Investigating VPC flow in Detective

In this investigation, I’m very curious about the two large spikes in inbound traffic that I see in the Overall VPC flow volume panel, which seem to be visually associated with some unusual outbound traffic spikes. It’s most likely that these outbound spikes are related to the Unusual Behaviors/VM/Behavior:EC2-NetworkPortUnusual finding I mentioned earlier. To start the investigation, I choose the display details for scope time button, shown circled at the bottom of Figure 2. This expands the VPC Flow Details, shown in Figure 3.
 

Figure 3: Our first look at VPC Flow Details

Figure 3: Our first look at VPC Flow Details

We now can see that each entry displays the volume of inbound traffic, the volume of outbound traffic, and whether the access request was accepted or rejected. Detective provides annotations on the VPC flows to help guide your investigation. These From finding annotations make it clear which flows and resources were involved in the finding. In this case, we can easily see (in Figure 3) the three IP addresses at the top of the list that triggered this GuardDuty finding.

I’m first going to focus on the spikes in traffic that are above the baseline. When I click on one of the spikes in the graph, the time window for the VPC flow activity now matches the dates of these spikes I’m investigating.

If I choose the Inbound Traffic column header, shown in Figure 4, I can find the flows that contributed to the spike during this time window.
 

Figure 4: Inbound traffic spikes

Figure 4: Inbound traffic spikes

Note that the two large inbound spikes aren’t associated with the IP address from the UnauthorizedAccess:EC2/TorClient finding, based on the Detective annotation From finding. Let’s check the outbound traffic. If I do a quick sort of the table based on the outbound traffic column, as shown in Figure 5, we can also see the outbound spikes, and it isn’t immediately evident whether the spikes are associated with this finding. I could continue to investigate the spikes (because they are a visual anomaly), or focus just on the VPC flow traffic that GuardDuty and Detective have labeled as associated with this TOR finding.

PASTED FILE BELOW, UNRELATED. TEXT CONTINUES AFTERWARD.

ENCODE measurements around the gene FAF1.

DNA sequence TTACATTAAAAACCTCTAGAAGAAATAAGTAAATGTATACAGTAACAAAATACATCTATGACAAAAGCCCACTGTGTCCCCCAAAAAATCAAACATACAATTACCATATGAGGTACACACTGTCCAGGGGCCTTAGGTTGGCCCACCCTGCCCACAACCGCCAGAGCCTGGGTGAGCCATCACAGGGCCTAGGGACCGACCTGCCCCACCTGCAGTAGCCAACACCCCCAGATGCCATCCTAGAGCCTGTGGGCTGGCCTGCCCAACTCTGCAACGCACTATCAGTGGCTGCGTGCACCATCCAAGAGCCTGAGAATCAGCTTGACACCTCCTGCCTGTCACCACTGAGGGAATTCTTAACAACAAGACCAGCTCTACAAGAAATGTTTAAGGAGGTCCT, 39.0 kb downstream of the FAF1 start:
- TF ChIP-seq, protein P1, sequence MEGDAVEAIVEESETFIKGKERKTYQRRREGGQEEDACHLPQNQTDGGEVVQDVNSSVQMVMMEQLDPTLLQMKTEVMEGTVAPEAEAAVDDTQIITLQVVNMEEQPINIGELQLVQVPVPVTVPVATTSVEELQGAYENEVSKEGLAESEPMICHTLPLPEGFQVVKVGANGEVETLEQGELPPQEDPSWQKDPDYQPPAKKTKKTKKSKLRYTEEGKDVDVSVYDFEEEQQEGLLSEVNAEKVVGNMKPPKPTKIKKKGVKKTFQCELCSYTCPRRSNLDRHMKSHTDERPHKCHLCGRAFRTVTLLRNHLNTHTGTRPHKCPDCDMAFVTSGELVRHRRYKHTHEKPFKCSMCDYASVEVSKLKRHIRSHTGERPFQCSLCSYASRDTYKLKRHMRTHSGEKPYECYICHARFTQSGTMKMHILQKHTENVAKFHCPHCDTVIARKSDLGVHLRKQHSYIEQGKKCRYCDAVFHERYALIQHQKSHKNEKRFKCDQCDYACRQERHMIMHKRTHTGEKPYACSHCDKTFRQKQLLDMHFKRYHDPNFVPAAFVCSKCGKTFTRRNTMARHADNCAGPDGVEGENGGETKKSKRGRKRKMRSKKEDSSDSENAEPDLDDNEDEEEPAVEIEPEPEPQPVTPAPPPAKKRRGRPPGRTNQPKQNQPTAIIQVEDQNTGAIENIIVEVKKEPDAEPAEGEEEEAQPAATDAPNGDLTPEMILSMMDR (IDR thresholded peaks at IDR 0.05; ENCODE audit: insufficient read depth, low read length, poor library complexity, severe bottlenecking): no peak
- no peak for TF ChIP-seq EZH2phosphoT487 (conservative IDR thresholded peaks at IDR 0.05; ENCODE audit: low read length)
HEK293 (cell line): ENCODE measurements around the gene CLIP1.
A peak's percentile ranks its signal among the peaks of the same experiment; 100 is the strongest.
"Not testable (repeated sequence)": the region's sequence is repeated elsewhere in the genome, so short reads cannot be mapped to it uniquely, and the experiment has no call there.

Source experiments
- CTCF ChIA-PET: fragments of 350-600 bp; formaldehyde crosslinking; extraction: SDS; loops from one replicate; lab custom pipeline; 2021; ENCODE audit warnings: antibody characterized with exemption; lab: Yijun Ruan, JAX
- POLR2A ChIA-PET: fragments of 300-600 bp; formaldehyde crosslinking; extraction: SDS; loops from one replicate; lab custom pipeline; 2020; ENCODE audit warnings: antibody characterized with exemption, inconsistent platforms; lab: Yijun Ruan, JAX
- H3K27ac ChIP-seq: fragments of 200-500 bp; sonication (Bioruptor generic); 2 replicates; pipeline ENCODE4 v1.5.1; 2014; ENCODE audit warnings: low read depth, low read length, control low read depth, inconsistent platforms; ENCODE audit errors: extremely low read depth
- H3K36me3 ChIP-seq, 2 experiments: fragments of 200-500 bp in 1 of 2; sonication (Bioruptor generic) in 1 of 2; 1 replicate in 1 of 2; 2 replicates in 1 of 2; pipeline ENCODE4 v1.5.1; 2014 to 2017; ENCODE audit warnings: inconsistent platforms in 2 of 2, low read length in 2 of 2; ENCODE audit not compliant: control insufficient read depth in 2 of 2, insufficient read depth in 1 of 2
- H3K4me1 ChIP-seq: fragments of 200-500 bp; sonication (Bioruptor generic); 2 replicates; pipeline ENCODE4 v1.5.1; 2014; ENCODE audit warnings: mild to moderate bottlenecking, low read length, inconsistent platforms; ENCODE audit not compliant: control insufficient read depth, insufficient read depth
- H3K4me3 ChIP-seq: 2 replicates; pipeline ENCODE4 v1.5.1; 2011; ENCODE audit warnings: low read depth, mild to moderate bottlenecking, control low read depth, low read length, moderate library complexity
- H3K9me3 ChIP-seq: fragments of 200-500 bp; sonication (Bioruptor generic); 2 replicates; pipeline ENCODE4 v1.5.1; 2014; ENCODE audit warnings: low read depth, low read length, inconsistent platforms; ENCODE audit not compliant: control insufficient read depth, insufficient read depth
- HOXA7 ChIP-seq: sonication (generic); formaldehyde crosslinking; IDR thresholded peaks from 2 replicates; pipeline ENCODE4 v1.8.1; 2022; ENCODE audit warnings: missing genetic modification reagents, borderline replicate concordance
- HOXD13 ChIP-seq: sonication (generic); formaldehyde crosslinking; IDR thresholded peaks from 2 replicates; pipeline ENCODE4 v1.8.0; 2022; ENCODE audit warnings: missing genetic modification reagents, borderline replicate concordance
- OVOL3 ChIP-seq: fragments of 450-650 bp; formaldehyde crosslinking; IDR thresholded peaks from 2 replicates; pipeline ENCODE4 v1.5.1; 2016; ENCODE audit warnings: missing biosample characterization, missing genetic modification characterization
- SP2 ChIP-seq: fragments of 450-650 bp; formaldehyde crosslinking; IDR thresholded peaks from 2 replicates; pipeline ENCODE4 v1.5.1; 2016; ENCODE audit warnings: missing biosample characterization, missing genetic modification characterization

Figure 5: Outbound traffic spikes

Figure 5: Outbound traffic spikes

Let’s focus on the outbound and inbound spikes and see if we can determine what’s happening. The inbound spikes are on port 443, typically an HTTPS port, or a secure web connection. The outbound spikes are on port 22 (ssh), but go to IP addresses that look to be internal based on their addresses of 172.16.x.x. The port 443 traffic might indicate a web server that’s open to the internet and receiving traffic. With further investigation, we can determine if this idea is valid, and continue hunting for potentially malicious traffic.

A good next step would be to investigate the two specific IP addresses to rule out their involvement in the finding. I can do this by right-clicking on either of the external IP addresses and opening a new tab, where I can focus on investigating these two specific IP addresses. I would take this line of investigation to possibly rule out the involvement of these IP addresses in this finding, determine if they regularly communicate with my resources, find out what instance(s) they’re related to, and see if there are other findings associated with these instances or IP addresses. This deeper investigation is outside the scope of this blog post, but it’s something you should be doing in your own environment.

IP addresses in AWS are ephemeral in nature. The unique identifier in VPC flow logs is the Instance ID. At the time of this investigation, 172.16.0.7 is assigned to the instance related to this finding, so let’s continue to take a look at the internal 172.16.0.7 IP address with 218 MB outbound traffic on port 22. I choose 172.16.0.7, and Detective opens up the profile page for this specific IP address, as shown in Figure 6. Here we see some interesting correlations: two other GuardDuty findings related to SSH brute-force attacks. These could be related to our outbound port 22 spikes, because they’re certainly in the window of time we’re investigating.
 

Figure 6: IP address profile panel

Figure 6: IP address profile panel

As part of a deeper investigation, you would investigate the SSH brute-force findings for 198.51.100.254 and 203.0.113.83 but for now I’m interested what this IP is involved in. Detective easily associates this 172.16.0.7 IP address with the instance that was assigned the IP during the scope time. I scroll down to the bottom of the profile page for 172.16.0.7 and investigate the i-9999999999999999 instance by choosing the instance name.

Filtering VPC flow activity

In Detective, as the investigator we are looking at an instance profile panel, similar to the one in Figure 2, and since we’re interested in VPC flow details, I’m going to scroll down and select display details for scope time.